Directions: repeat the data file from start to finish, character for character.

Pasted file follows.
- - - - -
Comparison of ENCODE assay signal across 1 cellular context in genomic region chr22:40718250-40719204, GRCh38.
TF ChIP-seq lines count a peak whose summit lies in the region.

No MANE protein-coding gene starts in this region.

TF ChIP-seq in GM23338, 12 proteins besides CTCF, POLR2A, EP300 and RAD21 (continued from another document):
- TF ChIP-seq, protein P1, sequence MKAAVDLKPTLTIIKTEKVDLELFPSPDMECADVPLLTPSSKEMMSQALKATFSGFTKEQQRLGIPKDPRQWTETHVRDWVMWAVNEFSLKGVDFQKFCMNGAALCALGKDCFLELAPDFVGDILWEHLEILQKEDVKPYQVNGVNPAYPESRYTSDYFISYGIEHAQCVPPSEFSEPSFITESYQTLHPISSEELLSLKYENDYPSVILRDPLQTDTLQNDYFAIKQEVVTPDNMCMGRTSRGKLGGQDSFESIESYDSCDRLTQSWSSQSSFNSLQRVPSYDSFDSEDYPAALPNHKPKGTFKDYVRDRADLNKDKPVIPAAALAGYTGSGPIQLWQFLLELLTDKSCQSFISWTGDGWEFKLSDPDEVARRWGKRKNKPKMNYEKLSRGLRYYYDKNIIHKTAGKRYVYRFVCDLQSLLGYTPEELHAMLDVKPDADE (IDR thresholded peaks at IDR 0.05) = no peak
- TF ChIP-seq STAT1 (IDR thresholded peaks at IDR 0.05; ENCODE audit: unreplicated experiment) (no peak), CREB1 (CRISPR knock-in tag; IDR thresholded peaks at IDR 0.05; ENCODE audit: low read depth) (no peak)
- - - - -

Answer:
Comparison of ENCODE assay signal across 1 cellular context in genomic region chr22:40718250-40719204, GRCh38.
TF ChIP-seq lines count a peak whose summit lies in the region.

No MANE protein-coding gene starts in this region.

TF ChIP-seq in GM23338, 12 proteins besides CTCF, POLR2A, EP300 and RAD21 (continued from another document):
- TF ChIP-seq, protein P1, sequence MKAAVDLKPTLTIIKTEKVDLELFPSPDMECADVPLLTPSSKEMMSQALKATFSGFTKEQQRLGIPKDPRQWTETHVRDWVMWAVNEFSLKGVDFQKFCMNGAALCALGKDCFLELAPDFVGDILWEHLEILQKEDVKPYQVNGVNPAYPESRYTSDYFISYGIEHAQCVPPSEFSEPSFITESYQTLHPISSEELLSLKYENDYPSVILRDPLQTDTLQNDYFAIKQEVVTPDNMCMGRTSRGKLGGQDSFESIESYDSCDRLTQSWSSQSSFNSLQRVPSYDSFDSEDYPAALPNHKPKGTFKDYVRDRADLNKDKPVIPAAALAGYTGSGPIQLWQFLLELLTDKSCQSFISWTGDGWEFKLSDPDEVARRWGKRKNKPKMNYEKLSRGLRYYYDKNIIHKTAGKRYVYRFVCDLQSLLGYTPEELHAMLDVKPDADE (IDR thresholded peaks at IDR 0.05) = no peak
- TF ChIP-seq STAT1 (IDR thresholded peaks at IDR 0.05; ENCODE audit: unreplicated experiment) (no peak), CREB1 (CRISPR knock-in tag; IDR thresholded peaks at IDR 0.05; ENCODE audit: low read depth) (no peak)